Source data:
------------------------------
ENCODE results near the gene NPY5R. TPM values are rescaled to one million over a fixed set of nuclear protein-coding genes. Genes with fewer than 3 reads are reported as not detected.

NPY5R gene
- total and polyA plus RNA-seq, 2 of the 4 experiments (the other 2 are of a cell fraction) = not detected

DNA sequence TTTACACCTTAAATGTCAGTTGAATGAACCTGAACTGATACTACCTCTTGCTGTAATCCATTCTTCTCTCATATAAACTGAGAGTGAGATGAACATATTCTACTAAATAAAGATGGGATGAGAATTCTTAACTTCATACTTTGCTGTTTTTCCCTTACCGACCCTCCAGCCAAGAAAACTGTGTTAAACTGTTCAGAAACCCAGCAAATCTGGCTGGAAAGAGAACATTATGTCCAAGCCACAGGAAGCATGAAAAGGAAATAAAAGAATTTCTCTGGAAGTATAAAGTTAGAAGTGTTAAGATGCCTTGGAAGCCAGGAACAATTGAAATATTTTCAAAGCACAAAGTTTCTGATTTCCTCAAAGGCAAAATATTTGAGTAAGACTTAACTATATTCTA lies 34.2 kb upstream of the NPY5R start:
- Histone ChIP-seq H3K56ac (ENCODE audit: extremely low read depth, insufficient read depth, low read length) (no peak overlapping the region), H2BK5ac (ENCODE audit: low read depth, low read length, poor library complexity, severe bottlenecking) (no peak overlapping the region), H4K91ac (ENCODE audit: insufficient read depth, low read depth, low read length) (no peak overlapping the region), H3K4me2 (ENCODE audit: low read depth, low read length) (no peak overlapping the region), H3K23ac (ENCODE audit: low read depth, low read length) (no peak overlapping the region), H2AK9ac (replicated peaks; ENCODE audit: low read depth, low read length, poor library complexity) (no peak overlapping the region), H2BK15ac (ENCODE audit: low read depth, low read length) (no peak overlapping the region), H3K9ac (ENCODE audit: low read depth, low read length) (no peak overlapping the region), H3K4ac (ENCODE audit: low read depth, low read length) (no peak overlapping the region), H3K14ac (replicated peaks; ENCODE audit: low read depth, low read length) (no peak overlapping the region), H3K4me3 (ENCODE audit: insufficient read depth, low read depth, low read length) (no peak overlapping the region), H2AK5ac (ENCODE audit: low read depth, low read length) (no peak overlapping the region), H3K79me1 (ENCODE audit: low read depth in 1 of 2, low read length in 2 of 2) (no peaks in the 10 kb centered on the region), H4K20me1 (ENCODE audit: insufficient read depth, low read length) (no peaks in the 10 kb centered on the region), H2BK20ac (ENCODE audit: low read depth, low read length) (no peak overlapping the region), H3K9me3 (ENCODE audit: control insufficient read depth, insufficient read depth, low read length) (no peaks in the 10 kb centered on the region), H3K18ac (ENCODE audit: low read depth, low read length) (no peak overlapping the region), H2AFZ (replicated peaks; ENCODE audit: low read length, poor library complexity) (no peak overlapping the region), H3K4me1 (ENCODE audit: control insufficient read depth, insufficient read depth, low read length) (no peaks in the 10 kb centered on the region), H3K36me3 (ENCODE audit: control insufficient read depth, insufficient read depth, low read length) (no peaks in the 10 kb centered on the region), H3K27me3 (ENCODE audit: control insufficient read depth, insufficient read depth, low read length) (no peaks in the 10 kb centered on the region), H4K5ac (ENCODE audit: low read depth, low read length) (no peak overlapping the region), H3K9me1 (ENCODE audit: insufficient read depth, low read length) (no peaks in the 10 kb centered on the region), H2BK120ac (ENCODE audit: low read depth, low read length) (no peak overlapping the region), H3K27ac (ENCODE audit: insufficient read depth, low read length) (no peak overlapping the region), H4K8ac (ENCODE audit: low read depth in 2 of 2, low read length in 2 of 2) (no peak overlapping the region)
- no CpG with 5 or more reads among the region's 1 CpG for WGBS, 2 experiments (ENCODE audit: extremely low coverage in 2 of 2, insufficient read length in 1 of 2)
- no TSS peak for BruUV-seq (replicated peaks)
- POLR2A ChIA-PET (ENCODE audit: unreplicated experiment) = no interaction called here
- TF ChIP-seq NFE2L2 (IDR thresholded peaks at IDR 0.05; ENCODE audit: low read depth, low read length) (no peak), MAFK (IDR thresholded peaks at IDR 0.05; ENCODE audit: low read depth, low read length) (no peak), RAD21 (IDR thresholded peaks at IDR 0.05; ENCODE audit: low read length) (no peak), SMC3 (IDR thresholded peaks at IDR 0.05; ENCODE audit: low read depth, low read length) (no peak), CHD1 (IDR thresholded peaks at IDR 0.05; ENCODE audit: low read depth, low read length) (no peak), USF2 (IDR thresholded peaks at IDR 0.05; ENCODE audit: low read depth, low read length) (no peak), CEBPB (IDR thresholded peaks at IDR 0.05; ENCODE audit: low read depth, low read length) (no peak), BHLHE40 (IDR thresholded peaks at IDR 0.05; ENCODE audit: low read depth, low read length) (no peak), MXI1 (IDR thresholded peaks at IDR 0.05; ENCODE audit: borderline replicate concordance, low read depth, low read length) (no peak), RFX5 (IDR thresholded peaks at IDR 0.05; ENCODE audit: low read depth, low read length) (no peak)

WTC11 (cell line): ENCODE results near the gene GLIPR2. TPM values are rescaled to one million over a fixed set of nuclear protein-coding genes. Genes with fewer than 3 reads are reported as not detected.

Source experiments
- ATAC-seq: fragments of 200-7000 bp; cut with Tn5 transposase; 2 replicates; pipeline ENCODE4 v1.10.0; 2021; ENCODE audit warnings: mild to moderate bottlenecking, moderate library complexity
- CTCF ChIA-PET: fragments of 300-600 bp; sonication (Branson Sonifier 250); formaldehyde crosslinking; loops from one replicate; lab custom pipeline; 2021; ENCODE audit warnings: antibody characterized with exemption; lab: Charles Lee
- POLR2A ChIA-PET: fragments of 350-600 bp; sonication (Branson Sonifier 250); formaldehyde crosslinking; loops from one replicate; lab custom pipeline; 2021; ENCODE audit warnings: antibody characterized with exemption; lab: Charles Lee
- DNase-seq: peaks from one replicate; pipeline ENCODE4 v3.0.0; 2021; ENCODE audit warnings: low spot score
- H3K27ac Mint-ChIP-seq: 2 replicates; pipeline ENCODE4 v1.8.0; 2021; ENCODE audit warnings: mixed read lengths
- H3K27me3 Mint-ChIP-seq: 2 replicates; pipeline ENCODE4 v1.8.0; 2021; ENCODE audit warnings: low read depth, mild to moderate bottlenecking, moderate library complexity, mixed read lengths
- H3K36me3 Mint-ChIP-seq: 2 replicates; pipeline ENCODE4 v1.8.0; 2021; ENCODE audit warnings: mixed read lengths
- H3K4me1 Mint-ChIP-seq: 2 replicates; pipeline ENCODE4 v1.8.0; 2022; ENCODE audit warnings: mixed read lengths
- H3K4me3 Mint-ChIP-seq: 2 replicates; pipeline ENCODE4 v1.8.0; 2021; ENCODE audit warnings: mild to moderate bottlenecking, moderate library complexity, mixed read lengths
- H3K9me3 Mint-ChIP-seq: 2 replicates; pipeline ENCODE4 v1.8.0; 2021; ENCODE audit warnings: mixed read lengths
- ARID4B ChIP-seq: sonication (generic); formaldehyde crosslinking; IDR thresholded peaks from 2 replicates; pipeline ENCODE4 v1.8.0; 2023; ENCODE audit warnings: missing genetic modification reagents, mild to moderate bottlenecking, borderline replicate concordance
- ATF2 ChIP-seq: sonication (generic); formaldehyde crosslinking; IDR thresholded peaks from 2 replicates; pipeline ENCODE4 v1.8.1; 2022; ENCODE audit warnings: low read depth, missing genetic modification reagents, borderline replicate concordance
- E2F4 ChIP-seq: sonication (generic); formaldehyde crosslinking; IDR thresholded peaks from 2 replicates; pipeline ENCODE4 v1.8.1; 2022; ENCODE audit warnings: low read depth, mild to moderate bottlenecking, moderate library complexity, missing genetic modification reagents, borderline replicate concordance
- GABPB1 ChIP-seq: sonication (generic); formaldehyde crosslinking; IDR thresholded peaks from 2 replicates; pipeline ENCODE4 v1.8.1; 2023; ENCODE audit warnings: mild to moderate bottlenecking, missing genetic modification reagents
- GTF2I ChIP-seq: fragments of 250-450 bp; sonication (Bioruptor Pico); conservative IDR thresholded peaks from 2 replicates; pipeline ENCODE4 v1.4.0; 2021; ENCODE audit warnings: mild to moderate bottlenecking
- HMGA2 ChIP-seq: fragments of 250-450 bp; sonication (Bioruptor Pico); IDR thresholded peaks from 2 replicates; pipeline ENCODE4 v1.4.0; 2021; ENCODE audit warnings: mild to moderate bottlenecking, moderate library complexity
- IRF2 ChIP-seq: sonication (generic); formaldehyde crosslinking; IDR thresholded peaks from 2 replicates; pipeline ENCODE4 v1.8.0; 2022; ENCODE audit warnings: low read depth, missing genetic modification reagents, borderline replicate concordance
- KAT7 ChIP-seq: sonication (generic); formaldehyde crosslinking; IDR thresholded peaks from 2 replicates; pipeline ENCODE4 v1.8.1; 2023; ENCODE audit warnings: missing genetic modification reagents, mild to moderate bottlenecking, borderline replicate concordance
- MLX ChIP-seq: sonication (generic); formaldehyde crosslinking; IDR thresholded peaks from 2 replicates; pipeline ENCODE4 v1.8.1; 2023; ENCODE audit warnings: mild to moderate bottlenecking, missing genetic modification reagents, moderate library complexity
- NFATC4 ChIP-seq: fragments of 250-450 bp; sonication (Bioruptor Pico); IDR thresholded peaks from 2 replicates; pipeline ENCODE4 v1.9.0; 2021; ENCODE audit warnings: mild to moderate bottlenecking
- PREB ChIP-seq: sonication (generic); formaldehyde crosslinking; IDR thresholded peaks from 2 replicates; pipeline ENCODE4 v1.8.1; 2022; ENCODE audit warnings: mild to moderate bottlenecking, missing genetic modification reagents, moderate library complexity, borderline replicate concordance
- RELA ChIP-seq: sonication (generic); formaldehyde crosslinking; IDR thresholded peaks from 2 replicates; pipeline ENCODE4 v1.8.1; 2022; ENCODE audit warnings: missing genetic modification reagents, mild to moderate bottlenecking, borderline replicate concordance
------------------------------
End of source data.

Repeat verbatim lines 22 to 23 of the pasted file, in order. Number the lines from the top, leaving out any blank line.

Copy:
- ARID4B ChIP-seq: sonication (generic); formaldehyde crosslinking; IDR thresholded peaks from 2 replicates; pipeline ENCODE4 v1.8.0; 2023; ENCODE audit warnings: missing genetic modification reagents, mild to moderate bottlenecking, borderline replicate concordance
- ATF2 ChIP-seq: sonication (generic); formaldehyde crosslinking; IDR thresholded peaks from 2 replicates; pipeline ENCODE4 v1.8.1; 2022; ENCODE audit warnings: low read depth, missing genetic modification reagents, borderline replicate concordance